4 Tips to Manage Diabetes While Working from Home

Topics: diabetes, Work from Home

Home has become the second workplace for us in the last one and half years. Most of us work in abrupt shifts and confuse our work hours with sleep hours. Unfortunately, this sudden lifestyle change harms our health, and one of them is diabetes.

4 Tips to Manage Diabetes While

Prolonged working hours have made curbing diabetes impossible. Not only does it affect your health, but it also leads to weight gain, lethargy, addiction to screens, unhealthy lifestyle, poor diet routine, etc. All these changes play a significant role in making your diabetes out of control.

However, you can always work on yourself to become better physically and mentally. In addition, there are some changes that you can adopt to improve your health leading to controlled diabetes:

Sleep tight and a little early

Sleep tight and a little early

As we all know, getting enough sleep is necessary for good health. Lack of good sleep hygiene can affect your insulin sensitivity and blood- glucose levels. Poor sleep adds up to your usual appetite, which results in weight gain.

Since sleep affects our sleep-wake cycle and hormones, lack of sleep can lead to an imbalance in growth hormones and other physical factors such as:

  • Cortisol is increased by sleep deprivation and increases glucose
  • Insulin sensitivity is reduced by sleep deprivation and impacts glucose
  • The time of day a person sleeps impacts insulin and cortisol levels, both of which affect glucose
  • Increases in growth hormone accompany glucose increase during sleep

Therefore, it is advised to get at least an adequate amount of sleep every night, around 7-8 hours. Even if you’re going through any sleeping issues, you must consult a sleep expert and book your sleep test. This test will help you get sure about your condition.

Cut on the carbs intake

Cut on the carbs intake

We either overeat or under-eat while working from home; however, it is extremely important to eat at the right time in the correct proportion. A person dealing with diabetes should maintain their weight and consider weight reduction if they have gained a few inches.

Maintaining sleep, food, and exercise are necessary to keep glucose levels in check, and you should be aware of it. Our body breaks carbs into glucose, and later insulin helps the body to use and store it for energy. However, when we overeat carbs or have an insulin-function problem, this process fails, and there occurs a sudden rise in glucose levels.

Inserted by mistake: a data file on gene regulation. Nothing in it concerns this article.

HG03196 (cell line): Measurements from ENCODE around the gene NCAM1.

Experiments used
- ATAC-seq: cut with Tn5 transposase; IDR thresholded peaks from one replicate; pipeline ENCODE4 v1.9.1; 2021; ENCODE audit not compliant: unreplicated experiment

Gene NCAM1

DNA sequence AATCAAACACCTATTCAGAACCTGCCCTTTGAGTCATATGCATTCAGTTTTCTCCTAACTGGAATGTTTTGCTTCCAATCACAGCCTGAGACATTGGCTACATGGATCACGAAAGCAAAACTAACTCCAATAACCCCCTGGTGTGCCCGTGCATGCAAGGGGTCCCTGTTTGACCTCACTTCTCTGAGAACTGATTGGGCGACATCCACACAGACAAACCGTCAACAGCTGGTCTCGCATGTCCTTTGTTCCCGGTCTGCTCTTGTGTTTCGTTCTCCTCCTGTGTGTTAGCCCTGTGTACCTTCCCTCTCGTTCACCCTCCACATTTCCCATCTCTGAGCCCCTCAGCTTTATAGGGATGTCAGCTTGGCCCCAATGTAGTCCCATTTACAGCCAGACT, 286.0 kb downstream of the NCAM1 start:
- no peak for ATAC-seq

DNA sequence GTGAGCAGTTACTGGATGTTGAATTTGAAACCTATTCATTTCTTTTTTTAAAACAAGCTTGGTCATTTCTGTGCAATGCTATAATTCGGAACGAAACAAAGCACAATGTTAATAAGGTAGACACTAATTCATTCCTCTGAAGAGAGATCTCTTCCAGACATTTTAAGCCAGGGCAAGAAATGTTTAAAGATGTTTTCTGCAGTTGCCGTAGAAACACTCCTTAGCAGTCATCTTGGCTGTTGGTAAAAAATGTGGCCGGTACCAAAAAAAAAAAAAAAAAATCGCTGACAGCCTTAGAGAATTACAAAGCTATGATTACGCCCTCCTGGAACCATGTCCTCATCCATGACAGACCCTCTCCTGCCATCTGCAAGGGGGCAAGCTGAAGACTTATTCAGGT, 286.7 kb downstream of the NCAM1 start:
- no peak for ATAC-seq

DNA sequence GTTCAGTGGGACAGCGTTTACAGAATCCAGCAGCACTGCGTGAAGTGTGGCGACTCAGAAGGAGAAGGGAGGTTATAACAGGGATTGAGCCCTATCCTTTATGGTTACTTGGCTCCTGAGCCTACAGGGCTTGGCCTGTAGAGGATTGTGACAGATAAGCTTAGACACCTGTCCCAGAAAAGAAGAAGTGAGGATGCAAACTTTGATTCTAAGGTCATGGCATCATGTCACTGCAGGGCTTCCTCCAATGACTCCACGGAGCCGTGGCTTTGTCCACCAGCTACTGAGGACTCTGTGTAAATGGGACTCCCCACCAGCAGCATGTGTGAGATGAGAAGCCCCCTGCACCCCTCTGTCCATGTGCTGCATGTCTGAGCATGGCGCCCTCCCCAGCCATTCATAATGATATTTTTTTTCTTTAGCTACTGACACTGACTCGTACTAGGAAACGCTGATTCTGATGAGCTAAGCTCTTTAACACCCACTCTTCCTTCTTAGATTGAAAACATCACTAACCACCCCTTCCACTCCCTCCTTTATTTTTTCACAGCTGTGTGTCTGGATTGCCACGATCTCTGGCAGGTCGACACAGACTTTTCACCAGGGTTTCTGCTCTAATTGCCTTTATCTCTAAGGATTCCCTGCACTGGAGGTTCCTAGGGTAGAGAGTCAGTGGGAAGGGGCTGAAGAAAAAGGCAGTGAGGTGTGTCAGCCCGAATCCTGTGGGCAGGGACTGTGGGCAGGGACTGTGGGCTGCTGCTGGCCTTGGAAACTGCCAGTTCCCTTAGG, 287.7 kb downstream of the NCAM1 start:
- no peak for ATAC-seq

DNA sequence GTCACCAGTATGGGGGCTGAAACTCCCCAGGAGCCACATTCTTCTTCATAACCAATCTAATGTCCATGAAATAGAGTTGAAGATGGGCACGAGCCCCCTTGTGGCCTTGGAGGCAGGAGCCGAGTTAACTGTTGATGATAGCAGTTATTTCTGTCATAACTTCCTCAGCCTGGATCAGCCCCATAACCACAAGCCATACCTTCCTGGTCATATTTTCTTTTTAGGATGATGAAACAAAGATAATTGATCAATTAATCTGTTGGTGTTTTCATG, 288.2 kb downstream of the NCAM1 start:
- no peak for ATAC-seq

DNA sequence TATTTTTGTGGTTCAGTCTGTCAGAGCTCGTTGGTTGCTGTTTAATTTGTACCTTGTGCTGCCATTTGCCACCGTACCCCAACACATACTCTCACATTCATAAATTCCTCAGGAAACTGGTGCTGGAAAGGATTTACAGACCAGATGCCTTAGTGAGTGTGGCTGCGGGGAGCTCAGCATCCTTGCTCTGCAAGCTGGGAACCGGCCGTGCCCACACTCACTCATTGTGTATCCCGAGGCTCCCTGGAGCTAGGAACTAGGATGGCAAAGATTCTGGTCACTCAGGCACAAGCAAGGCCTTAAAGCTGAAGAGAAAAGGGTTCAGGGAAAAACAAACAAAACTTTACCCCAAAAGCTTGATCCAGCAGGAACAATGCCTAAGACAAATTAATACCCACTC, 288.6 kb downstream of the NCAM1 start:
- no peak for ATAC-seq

To control your glucose levels, manage your carbs intake by counting on it and be aware of the quantity you need. In addition, planning your meals appropriately can help improve sugar management.

Regularly monitor your glucose levels and be in touch with your family doctor.

Provide enough hydration to your body

Cut on the carbs intake

Drinking water is as essential as eating, sleeping, and exercising. ‘Drink enough water; you must be listening to this from childhood that drinking water is necessary for our body. Do you know why they say so?

Because among many other benefits, it helps us control blood sugar levels, and the risk for developing high sugar gets low. Preventing dehydration helps your kidneys flush out the extra glucose through urine.

Fight your immediate food temptation

Fight your immediate food tempta

Birthday celebrations to chai break, to devouring sweets during festivals can be hard to resist. But to put your diabetes in control, prep yourself to control your carb cravings. Always keep your healthy snacks along. Even if you indulge, try to eat in small portions and regularly check your blood sugar levels.

Bonus Tip:

Keep a check if you have any sleep disorders

Obstructive sleep apnea or OSA can alter your glucose metabolism, promote insulin resistance, and be associated with the development of type 2 diabetes. Obesity is a key moderator of the effect of OSA on type 2 diabetes.

Therefore, just keep a check on your sleep habits, and if you suspect any disorder, just book a home sleep test, and you are good to go.


Disclaimer: The facts and information contained in this article are obtained from reputed medical research organizations and do not necessarily reflect the opinions & beliefs of ResMed. The content here should not be taken as medical advice. The content is for informational purposes only and because each person is so unique, please consult a healthcare professional for any medical queries.

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